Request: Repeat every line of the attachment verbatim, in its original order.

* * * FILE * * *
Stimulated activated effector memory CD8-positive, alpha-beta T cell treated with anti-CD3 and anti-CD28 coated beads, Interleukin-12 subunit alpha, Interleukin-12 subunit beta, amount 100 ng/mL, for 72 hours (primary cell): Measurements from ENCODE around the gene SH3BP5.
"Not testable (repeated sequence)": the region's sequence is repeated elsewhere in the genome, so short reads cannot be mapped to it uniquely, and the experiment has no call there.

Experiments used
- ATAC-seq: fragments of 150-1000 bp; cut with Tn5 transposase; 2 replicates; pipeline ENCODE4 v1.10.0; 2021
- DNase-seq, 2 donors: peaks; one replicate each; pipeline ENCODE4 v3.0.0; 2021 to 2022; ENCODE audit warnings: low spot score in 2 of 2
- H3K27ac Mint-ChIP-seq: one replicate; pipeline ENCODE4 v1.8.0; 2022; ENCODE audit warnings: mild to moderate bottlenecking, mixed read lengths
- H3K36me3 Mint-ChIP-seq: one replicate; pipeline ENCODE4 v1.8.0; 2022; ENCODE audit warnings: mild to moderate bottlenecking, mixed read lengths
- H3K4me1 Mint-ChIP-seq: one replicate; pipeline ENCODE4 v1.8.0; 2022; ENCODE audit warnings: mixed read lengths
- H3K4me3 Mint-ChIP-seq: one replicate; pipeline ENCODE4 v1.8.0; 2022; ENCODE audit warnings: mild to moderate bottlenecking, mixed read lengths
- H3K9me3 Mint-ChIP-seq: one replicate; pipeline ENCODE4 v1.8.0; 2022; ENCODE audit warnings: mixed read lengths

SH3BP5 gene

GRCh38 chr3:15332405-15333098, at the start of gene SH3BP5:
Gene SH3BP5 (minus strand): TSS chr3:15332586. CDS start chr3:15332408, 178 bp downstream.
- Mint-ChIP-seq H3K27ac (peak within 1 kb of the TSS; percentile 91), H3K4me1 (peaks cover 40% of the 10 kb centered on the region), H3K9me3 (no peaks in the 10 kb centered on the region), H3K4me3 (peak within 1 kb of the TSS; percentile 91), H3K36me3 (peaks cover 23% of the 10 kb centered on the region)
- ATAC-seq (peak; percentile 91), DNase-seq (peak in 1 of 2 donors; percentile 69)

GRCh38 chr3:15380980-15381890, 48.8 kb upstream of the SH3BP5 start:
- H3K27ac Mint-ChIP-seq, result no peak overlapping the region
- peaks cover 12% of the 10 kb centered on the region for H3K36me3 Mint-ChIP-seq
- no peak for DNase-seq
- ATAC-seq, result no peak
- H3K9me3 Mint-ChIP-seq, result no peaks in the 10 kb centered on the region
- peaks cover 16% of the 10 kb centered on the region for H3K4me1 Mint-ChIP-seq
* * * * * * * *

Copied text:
Stimulated activated effector memory CD8-positive, alpha-beta T cell treated with anti-CD3 and anti-CD28 coated beads, Interleukin-12 subunit alpha, Interleukin-12 subunit beta, amount 100 ng/mL, for 72 hours (primary cell): Measurements from ENCODE around the gene SH3BP5.
"Not testable (repeated sequence)": the region's sequence is repeated elsewhere in the genome, so short reads cannot be mapped to it uniquely, and the experiment has no call there.

Experiments used
- ATAC-seq: fragments of 150-1000 bp; cut with Tn5 transposase; 2 replicates; pipeline ENCODE4 v1.10.0; 2021
- DNase-seq, 2 donors: peaks; one replicate each; pipeline ENCODE4 v3.0.0; 2021 to 2022; ENCODE audit warnings: low spot score in 2 of 2
- H3K27ac Mint-ChIP-seq: one replicate; pipeline ENCODE4 v1.8.0; 2022; ENCODE audit warnings: mild to moderate bottlenecking, mixed read lengths
- H3K36me3 Mint-ChIP-seq: one replicate; pipeline ENCODE4 v1.8.0; 2022; ENCODE audit warnings: mild to moderate bottlenecking, mixed read lengths
- H3K4me1 Mint-ChIP-seq: one replicate; pipeline ENCODE4 v1.8.0; 2022; ENCODE audit warnings: mixed read lengths
- H3K4me3 Mint-ChIP-seq: one replicate; pipeline ENCODE4 v1.8.0; 2022; ENCODE audit warnings: mild to moderate bottlenecking, mixed read lengths
- H3K9me3 Mint-ChIP-seq: one replicate; pipeline ENCODE4 v1.8.0; 2022; ENCODE audit warnings: mixed read lengths

SH3BP5 gene

GRCh38 chr3:15332405-15333098, at the start of gene SH3BP5:
Gene SH3BP5 (minus strand): TSS chr3:15332586. CDS start chr3:15332408, 178 bp downstream.
- Mint-ChIP-seq H3K27ac (peak within 1 kb of the TSS; percentile 91), H3K4me1 (peaks cover 40% of the 10 kb centered on the region), H3K9me3 (no peaks in the 10 kb centered on the region), H3K4me3 (peak within 1 kb of the TSS; percentile 91), H3K36me3 (peaks cover 23% of the 10 kb centered on the region)
- ATAC-seq (peak; percentile 91), DNase-seq (peak in 1 of 2 donors; percentile 69)

GRCh38 chr3:15380980-15381890, 48.8 kb upstream of the SH3BP5 start:
- H3K27ac Mint-ChIP-seq, result no peak overlapping the region
- peaks cover 12% of the 10 kb centered on the region for H3K36me3 Mint-ChIP-seq
- no peak for DNase-seq
- ATAC-seq, result no peak
- H3K9me3 Mint-ChIP-seq, result no peaks in the 10 kb centered on the region
- peaks cover 16% of the 10 kb centered on the region for H3K4me1 Mint-ChIP-seq